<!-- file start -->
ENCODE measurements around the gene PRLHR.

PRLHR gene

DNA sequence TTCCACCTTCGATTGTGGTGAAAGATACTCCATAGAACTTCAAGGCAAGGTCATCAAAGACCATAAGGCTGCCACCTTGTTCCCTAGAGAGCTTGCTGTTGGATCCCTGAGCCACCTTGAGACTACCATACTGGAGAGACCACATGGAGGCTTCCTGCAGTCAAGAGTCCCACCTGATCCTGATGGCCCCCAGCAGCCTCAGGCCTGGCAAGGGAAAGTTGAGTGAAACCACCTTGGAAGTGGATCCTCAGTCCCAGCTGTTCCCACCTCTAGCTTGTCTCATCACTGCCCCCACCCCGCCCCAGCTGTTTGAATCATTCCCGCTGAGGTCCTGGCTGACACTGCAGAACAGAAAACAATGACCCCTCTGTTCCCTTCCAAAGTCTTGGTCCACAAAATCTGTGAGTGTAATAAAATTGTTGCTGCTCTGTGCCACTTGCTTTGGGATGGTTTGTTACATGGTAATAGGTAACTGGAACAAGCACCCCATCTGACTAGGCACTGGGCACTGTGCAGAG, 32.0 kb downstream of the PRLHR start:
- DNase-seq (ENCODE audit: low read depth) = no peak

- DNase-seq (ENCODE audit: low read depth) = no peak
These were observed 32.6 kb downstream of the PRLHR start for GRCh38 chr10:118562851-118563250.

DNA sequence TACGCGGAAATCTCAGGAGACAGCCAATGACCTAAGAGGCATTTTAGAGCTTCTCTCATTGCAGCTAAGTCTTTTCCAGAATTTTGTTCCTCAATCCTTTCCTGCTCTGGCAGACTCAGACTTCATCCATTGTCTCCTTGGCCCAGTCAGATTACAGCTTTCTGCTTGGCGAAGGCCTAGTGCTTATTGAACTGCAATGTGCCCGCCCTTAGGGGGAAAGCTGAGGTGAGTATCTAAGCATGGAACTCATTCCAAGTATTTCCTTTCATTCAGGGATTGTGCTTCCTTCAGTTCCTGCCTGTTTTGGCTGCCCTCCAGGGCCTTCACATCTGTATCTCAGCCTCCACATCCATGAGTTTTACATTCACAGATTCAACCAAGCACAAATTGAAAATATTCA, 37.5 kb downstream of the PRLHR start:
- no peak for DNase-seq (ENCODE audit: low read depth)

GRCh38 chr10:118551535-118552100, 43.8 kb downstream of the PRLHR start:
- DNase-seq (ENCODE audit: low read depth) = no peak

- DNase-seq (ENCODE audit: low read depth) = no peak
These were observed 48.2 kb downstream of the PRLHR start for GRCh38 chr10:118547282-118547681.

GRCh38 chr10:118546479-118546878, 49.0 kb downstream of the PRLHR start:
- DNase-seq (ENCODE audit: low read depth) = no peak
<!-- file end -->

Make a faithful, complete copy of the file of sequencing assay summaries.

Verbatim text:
ENCODE measurements around the gene PRLHR.

PRLHR gene

DNA sequence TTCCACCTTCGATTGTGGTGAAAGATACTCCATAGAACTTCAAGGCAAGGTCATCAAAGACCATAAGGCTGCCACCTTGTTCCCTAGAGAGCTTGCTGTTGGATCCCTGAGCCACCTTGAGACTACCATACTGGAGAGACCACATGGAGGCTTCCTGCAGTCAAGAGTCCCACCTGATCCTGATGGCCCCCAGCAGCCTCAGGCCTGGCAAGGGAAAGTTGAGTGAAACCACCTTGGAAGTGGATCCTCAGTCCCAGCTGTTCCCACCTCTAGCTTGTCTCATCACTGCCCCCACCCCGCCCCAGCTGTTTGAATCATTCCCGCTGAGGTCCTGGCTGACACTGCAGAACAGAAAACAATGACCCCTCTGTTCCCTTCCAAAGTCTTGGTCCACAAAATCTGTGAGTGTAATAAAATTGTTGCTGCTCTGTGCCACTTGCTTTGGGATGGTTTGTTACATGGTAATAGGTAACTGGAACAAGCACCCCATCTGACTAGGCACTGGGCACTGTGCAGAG, 32.0 kb downstream of the PRLHR start:
- DNase-seq (ENCODE audit: low read depth) = no peak

- DNase-seq (ENCODE audit: low read depth) = no peak
These were observed 32.6 kb downstream of the PRLHR start for GRCh38 chr10:118562851-118563250.

DNA sequence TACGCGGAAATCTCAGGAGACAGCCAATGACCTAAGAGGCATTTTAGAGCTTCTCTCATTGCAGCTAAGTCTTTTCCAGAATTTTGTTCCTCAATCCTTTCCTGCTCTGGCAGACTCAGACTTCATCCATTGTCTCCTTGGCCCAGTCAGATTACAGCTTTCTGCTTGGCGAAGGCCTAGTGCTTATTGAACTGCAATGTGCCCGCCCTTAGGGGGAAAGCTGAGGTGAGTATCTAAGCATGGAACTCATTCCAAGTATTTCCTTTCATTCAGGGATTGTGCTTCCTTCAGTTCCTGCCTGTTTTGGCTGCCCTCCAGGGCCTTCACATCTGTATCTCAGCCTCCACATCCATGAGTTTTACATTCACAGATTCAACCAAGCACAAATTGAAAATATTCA, 37.5 kb downstream of the PRLHR start:
- no peak for DNase-seq (ENCODE audit: low read depth)

GRCh38 chr10:118551535-118552100, 43.8 kb downstream of the PRLHR start:
- DNase-seq (ENCODE audit: low read depth) = no peak

- DNase-seq (ENCODE audit: low read depth) = no peak
These were observed 48.2 kb downstream of the PRLHR start for GRCh38 chr10:118547282-118547681.

GRCh38 chr10:118546479-118546878, 49.0 kb downstream of the PRLHR start:
- DNase-seq (ENCODE audit: low read depth) = no peak